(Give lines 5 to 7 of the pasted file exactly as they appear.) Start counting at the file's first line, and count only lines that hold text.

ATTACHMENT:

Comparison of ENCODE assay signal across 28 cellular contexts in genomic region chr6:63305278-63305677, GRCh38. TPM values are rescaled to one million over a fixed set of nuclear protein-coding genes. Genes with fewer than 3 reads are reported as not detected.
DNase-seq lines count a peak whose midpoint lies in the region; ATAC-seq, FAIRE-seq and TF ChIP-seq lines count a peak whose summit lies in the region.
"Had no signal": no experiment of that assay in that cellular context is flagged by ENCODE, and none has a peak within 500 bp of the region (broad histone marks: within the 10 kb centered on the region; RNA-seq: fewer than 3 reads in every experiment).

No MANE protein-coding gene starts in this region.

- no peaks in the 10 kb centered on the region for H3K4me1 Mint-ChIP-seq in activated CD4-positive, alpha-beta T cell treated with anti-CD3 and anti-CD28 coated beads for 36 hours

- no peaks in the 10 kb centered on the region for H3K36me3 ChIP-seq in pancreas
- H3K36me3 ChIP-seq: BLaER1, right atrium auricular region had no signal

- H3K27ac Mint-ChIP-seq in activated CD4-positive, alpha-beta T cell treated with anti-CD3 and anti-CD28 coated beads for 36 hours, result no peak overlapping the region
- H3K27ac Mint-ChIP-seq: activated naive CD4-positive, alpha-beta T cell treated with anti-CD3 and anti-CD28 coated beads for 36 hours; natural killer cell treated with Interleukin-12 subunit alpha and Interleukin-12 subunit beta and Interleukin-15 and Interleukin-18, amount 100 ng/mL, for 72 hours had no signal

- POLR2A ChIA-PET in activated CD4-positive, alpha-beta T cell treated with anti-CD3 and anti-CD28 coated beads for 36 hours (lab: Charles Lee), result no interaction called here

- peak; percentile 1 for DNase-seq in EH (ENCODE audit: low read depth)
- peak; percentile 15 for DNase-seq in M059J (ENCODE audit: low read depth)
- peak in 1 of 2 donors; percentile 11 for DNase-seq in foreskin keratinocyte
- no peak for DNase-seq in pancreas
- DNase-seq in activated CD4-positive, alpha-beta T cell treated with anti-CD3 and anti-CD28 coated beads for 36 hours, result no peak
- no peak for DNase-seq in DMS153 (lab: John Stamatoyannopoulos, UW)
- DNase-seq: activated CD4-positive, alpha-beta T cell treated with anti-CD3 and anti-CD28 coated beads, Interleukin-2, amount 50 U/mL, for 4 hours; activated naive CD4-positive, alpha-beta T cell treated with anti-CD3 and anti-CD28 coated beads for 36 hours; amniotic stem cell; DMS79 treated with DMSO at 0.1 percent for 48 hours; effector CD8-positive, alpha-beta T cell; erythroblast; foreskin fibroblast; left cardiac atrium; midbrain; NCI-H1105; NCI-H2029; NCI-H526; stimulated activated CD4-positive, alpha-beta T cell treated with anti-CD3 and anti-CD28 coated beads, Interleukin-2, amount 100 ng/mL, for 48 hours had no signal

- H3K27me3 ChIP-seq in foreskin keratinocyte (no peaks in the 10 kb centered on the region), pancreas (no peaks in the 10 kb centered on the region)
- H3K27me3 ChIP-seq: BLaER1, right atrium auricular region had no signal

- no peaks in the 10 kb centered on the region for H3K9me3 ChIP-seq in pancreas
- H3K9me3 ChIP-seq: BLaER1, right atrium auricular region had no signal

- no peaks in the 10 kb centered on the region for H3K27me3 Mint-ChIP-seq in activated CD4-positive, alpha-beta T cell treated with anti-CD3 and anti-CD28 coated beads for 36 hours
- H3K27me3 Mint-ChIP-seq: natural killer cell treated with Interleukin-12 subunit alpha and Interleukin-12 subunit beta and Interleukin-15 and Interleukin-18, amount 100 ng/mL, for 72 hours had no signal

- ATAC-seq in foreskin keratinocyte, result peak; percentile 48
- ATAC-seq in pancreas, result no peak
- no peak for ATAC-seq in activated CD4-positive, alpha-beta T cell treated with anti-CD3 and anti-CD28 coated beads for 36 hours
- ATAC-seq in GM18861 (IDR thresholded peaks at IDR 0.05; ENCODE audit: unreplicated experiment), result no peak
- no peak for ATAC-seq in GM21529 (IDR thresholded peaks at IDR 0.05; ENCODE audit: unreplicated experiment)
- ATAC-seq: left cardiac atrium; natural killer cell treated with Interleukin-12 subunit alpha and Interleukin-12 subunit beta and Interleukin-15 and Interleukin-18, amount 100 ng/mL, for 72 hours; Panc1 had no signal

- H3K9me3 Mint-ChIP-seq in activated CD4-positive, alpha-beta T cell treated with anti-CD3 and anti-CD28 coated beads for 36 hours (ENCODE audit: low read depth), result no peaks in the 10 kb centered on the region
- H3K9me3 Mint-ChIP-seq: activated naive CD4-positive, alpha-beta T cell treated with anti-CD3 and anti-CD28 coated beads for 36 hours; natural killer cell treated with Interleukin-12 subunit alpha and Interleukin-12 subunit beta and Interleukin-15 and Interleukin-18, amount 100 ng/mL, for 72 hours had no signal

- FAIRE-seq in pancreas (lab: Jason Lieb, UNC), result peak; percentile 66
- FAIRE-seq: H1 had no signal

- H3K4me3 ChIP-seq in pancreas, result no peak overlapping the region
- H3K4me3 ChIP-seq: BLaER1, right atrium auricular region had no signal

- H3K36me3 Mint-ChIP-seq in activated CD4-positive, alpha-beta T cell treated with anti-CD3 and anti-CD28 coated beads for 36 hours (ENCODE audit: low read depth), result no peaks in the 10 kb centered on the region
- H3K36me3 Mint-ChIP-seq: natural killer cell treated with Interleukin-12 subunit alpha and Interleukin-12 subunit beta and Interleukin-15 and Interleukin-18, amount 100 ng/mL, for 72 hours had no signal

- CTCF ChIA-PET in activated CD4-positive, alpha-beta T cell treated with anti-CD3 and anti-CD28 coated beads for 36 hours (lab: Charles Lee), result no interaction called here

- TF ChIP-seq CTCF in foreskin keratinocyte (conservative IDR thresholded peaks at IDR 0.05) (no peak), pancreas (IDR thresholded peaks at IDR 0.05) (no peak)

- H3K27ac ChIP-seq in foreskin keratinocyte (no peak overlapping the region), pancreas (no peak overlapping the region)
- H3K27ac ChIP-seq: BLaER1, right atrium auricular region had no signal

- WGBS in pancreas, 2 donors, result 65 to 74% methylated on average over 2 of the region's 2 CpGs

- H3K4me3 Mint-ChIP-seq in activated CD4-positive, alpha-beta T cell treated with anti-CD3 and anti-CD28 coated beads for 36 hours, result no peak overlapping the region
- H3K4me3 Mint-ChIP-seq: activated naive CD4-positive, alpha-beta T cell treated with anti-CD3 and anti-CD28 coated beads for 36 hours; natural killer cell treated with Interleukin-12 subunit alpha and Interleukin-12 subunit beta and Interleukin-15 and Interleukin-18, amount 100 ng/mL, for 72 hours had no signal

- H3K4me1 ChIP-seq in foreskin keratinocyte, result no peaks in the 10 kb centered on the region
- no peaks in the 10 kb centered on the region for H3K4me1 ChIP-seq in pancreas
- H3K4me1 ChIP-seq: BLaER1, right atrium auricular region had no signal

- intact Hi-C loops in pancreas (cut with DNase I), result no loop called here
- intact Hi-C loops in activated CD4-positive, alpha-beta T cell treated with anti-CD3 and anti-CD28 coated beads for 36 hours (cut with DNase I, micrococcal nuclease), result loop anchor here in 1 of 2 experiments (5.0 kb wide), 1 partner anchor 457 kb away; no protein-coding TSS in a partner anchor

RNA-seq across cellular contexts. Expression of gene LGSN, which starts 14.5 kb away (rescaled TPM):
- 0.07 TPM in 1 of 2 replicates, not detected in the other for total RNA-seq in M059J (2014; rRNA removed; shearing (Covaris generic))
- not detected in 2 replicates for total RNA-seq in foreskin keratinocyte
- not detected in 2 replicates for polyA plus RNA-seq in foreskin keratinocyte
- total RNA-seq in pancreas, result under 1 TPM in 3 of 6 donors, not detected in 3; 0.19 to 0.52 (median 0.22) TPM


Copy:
- no peaks in the 10 kb centered on the region for H3K4me1 Mint-ChIP-seq in activated CD4-positive, alpha-beta T cell treated with anti-CD3 and anti-CD28 coated beads for 36 hours

- no peaks in the 10 kb centered on the region for H3K36me3 ChIP-seq in pancreas
- H3K36me3 ChIP-seq: BLaER1, right atrium auricular region had no signal